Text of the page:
Roy Thinnes as Johnny Paul! France Nuyen as Tso-Tsing! And Zulu as Zulu in "Code Name: Diamond Head"!
Aloha, movie lovers! That's Hawaiian for "Hello"--and since the great state of Hawaii is the backdrop for today's Junk Cinema Jewel, it seemed appropriate to start things off with this traditional island greeting.
"Code Name: Diamond Head" (1977) is a secret agent/espionage/counter-intelligence thriller featuring a super hip international man of mystery locked in a deadly game of cat-and-mouse with a nefarious baddie intent on ruling the world, or at least bossing us around for a while.
This time, however, the fate of the free world does not rest on the sturdy shoulders of Sean Connery, James Coburn, Dean Martin or even Gordon Scott. No, this time around it's perm pioneer Roy Thinnes as Johnny Paul AKA "Diamond Head": a high livin' swinger/gambler who loves, loves, LOVES the ladies.
When our feature presentation begins, we find Johnny Paul in pants so tight we can tell what religion he is. He's hosting one of his legendary pool parties and gets supremely pissed when his grumpy old coot of a boss--who answers to the code name "Aunt Mary"--drags him off to save the world.
The major crisis in "Code Name: Diamond Head" is that super baddie Ian McShane (known as "Tree") is in town and up to no good. What "no good" entails, the government isn't too sure about. They just know he's already killed one agent and he's a master of disguise, so it's a safe bet he's not in Hawaii to work on his tan or peddle Amway products.
As it turns out, Tree wants to get his dirty mitts on a deadly nerve gas military scientists discovered by accident while extracting the toxins out of a sea snail dubbed "The Cloth of Gold." The scientists want to show this discovery to their C.O.s before they destroy every last bit of it. After all, the gas is very dangerous and they wouldn't want it to get into the wrong hands and, you know, stuff like that.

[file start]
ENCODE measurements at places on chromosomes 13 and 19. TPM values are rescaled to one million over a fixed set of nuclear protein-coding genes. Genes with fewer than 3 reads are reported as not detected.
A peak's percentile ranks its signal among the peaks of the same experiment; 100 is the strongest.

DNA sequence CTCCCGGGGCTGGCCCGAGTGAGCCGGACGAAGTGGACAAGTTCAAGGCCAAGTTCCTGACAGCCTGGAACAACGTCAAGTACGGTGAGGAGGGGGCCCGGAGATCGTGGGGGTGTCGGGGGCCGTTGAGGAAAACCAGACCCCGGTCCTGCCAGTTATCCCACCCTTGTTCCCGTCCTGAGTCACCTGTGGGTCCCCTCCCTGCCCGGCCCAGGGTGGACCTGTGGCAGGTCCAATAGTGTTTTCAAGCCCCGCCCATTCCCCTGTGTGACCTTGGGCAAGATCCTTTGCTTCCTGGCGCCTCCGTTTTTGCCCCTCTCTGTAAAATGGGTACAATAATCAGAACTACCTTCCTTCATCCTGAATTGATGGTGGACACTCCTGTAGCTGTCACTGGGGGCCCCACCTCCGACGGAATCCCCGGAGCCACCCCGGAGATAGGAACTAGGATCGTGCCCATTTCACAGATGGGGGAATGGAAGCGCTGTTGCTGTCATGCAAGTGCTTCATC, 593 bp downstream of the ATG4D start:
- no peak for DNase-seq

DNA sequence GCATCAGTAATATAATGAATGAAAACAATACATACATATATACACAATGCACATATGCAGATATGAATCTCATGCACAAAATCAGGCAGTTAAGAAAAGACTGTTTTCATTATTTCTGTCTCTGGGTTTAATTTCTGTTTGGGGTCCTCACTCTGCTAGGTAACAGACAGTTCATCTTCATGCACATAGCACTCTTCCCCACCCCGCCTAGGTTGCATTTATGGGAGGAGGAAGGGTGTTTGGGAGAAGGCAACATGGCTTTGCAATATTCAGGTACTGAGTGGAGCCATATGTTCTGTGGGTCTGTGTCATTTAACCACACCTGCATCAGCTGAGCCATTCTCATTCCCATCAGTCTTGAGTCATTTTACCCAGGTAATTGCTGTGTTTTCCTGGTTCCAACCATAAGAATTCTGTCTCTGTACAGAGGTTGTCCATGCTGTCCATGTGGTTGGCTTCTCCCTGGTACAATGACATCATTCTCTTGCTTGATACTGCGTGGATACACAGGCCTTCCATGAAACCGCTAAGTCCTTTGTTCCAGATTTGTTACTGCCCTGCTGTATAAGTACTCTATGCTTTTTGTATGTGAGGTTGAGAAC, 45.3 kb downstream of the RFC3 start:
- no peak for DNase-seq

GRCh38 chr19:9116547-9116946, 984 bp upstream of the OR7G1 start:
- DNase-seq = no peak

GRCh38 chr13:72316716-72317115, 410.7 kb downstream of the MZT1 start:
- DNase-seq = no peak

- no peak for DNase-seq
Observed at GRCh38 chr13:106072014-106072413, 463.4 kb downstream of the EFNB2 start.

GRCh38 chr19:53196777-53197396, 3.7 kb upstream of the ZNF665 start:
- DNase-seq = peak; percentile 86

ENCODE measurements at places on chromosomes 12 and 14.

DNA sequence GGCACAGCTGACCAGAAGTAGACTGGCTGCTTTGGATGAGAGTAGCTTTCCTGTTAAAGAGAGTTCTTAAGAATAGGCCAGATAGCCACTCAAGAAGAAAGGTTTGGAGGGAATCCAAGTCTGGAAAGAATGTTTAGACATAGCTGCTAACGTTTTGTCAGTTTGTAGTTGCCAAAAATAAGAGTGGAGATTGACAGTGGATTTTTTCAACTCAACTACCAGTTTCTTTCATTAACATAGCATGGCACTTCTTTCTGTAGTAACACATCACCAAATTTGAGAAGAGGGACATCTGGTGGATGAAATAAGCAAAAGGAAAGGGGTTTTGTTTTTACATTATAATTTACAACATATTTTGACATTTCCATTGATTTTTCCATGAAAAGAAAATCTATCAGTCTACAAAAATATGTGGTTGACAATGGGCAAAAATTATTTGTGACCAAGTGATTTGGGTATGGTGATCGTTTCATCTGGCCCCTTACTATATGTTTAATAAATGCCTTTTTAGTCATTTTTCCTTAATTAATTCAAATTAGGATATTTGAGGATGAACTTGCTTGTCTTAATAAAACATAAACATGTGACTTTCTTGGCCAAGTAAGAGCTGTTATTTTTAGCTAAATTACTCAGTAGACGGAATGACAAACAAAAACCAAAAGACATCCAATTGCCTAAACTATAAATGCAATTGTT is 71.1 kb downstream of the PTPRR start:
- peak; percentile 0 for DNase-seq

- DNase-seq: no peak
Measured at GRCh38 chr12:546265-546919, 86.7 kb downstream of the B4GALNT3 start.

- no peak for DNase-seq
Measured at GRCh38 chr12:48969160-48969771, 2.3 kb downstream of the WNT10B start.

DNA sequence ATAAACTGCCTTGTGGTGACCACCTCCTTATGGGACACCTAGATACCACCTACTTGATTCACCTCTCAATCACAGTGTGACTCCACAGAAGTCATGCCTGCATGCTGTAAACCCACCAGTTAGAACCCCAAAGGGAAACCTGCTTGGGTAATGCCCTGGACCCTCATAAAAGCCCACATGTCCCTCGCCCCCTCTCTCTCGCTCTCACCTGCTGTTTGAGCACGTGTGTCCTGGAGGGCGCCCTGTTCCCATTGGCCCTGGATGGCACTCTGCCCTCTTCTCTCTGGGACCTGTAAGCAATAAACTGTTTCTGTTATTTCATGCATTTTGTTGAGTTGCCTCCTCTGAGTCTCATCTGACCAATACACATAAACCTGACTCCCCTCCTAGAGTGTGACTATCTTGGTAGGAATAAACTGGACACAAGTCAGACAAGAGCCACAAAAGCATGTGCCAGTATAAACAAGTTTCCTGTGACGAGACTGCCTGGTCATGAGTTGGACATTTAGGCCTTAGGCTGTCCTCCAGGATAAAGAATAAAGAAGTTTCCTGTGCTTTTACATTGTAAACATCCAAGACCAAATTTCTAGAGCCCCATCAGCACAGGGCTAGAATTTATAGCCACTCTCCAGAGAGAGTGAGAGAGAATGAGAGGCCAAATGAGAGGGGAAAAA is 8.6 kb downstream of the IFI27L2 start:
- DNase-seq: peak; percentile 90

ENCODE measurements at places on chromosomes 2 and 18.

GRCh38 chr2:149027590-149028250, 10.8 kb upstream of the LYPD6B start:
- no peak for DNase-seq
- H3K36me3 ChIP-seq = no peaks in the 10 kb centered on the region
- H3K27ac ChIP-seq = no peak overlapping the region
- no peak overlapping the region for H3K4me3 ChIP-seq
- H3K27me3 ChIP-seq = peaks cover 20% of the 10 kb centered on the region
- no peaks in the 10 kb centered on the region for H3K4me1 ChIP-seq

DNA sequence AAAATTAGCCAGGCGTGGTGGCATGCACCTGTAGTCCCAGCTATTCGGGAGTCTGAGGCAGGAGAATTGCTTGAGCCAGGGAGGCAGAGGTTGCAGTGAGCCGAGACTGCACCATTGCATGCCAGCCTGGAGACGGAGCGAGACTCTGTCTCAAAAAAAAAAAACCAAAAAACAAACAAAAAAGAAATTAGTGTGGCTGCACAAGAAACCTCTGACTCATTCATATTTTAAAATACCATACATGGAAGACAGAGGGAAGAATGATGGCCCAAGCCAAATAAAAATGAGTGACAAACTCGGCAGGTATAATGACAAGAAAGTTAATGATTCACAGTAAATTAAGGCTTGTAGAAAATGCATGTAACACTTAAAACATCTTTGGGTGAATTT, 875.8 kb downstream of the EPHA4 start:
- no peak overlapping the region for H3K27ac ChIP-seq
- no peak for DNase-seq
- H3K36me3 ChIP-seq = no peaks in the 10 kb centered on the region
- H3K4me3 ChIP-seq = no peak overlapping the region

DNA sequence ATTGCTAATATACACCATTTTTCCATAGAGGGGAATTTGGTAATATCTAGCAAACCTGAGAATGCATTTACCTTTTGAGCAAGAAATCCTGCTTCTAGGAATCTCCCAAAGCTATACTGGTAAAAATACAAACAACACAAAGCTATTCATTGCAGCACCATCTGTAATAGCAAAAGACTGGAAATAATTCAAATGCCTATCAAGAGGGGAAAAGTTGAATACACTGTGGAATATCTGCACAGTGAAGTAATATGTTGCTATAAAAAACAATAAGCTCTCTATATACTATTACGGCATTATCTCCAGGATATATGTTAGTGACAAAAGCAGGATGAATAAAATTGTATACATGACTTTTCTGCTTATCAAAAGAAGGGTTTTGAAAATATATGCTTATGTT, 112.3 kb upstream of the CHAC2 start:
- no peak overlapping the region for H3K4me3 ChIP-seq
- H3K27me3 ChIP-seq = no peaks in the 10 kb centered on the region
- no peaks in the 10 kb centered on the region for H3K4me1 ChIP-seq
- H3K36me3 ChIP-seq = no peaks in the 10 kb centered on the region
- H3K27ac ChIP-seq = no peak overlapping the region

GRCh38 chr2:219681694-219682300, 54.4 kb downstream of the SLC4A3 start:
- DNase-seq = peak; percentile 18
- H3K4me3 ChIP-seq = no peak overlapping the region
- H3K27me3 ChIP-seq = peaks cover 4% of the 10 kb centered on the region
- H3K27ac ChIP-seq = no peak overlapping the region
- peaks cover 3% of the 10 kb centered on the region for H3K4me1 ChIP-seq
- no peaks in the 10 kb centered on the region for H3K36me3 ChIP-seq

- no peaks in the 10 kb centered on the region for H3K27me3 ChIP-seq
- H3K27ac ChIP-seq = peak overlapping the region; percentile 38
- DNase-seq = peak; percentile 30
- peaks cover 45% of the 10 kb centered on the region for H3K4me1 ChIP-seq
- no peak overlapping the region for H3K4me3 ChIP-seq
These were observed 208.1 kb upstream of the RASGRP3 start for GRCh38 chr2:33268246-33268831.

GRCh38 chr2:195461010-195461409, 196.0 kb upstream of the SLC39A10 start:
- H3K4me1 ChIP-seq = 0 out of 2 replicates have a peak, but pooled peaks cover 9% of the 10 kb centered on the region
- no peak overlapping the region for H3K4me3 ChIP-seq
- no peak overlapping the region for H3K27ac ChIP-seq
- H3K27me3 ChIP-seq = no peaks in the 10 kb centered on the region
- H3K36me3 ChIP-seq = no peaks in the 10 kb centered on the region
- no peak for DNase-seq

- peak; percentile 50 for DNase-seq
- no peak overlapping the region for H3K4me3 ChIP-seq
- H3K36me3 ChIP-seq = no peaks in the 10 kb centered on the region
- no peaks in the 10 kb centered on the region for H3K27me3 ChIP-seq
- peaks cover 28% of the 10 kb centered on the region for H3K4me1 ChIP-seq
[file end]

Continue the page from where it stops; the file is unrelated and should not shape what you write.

Secret agent. Ladies man. Gambler. Perm pioneer. Johnny Paul does it all in "Code Name: Diamond Head".
Tree conveniently kills and then impersonates a top-ranking colonel, all the better to help him nab the gas. Naturally, he plans on selling the stuff to the highest bidder and making himself very rich. Johnny Paul, of course, is the ONLY secret government agent who can stop Tree's evil plans. However, even crack government agents can't do everything themselves, so Johnny calls in some operatives. They turn out to be France Nuyen, who is under cover as the owner of the Dragon Lady night club, and Zulu, who plays the ukulele and sings in a Hawaiian pop band.
It's never clear why, of all the operatives on the government's payroll to choose from, Johnny Paul requested these two. Frankly, they aren't very good at their jobs. Early on, Zulu (who's character is also named Zulu) manages to lose the suspect he was suppose to be tailing. He also gets himself kidnapped. Consequently, Nuyen blows her cover while flirting with Tree--which nearly gets Johnny Paul killed. She gets kidnapped, too. Although, to be fair, Johnny louses things up when he doesn't give himself enough time to search the bad guys' room and must then hide on a window ledge until the coast is clear.